Newtown exhibition seeks residents’ views on globalization
The residents of Newtown are invited to come and discuss their views on the effects of globalisation on the town at a new exhibition. Assembling Newtown: Moving with the Times is a ‘pop-up exhibition’ based at Newtown’s Market Hall and runs from Tuesday September 19th until Saturday September 30th (open 10am til 4pm every day except Sunday).
As part of the GLOBAL-RURAL project, researchers have been examining ‘everyday globalization’ in Newtown. Since 2015 members of the research team have been finding out more about Newtown through interviews, focus groups and fieldwork research.
They have been researching the past, present and future of Newtown, trying to find out what it takes for a small town to survive in a global age. Areas covered include migration to and from the town, the trading relationships of the town’s businesses, awareness of global events, and international influences on food, shopping and culture.
The findings of a large survey conducted by staff and students from the University in autumn 2016 were presented in the form of a report to Newtown Town Council in July.
‘The exhibition marks an ending of the Newtown phase of the wider project’ says Dr Marc Welsh, a member of the GLOBAL-RURAL team, but it is also a chance to shape the next phase which will include a book to be written next year about Newtown.
“Newtown is in many ways an archetypal small market town, common to many parts of the UK and Europe and further afield. Like all these other towns Newtown is also totally unique, with its own history, its own mix of people and businesses and buildings, and its own problems and opportunities for the future in a rapidly changing world,” said Dr Welsh. “Our work over the past two years has focused on the local to global relationships that characterise modern life, and enabled us to build a picture of Newtown and try to tell its story. This exhibition is our opportunity to tell this story back to the people of Newtown and ask them whether it makes sense to them, and whether they identify with it.”
“And”, said Dr Welsh, “with the new bypass currently being constructed around the town, we hope the exhibition also gets people thinking about the changes that are coming, the opportunities and threats these pose, and how they can influence the future development of their town.”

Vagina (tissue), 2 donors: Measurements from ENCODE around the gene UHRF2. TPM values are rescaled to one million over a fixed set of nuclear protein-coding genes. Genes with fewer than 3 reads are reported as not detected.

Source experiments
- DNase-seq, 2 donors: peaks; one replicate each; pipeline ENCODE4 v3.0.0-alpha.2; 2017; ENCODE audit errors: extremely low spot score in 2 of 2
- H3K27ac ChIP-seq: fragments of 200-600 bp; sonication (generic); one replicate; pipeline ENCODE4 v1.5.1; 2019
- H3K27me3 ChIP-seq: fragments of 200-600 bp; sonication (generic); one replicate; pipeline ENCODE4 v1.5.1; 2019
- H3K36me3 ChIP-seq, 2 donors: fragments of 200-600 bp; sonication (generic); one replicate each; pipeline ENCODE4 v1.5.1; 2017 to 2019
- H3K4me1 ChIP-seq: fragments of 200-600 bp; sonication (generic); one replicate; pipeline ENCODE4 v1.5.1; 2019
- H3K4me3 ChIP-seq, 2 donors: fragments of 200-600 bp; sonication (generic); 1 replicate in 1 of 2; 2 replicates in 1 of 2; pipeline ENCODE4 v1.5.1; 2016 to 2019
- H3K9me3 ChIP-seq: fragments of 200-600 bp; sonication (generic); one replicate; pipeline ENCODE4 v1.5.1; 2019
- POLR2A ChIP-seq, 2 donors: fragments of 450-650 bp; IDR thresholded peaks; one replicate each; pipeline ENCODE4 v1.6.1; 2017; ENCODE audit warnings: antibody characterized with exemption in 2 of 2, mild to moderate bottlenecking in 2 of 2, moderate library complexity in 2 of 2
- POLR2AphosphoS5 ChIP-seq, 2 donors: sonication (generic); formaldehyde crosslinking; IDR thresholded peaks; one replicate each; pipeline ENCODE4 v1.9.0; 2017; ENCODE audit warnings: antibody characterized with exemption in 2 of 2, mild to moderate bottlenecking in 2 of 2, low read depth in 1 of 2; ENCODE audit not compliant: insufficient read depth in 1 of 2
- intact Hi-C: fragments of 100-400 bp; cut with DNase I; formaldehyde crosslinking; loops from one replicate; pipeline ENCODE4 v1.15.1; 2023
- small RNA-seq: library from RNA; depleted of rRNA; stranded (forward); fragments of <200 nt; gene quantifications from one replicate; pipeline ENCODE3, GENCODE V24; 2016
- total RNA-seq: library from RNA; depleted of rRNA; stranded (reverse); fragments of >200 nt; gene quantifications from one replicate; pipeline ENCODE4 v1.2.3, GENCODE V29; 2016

A central feature of the exhibition will be “Voices of Newtown” a wall of quotes from members of the local community, and exhibition organisers are hoping that people will take this opportunity to post their own thoughts.
Artist Caitlin Shepherd has also been working with the team through her ‘Listening to Newtown’ project that gives the voices of local people centre stage through new audio artworks. Caitlin will host a special recording session on the final day of the exhibition.
The exhibition also poses a number of provocative questions, including; “Imagine you had £50m to spend on Newtown, what would you spend it on?”
Often referred to as the ‘oldest new town’, Newtown/Y Drenewydd traces its roots back to 1282. Being the birth place of the globally influential industrialist and social reformer Robert Owen and the home to the first modern international mail order business (Sir Pryce Jones’ Royal Welsh Warehouse), Newtown has some claim to being truly ‘global’ for hundreds of years. Driven by extensive rural depopulation between the late 19th century and the middle of the 20th century, which saw mid Wales lose up to 40% of its inhabitants, Newtown became the focus for an ambitious and controversial economic regeneration project during the late 1960s, 1970s and 1980s. Under the auspices of the Mid Wales Development Corporation and subsequently the Development Board for Rural Wales, new industrial estates and new housing estates were developed to attract new businesses as planners sought to double the town’s population.
The Newtown study forms part of the wider GLOBAL-RURAL project, funded by the European Research Council, which is exploring the impacts of globalization on rural areas around the world and the responses of rural communities.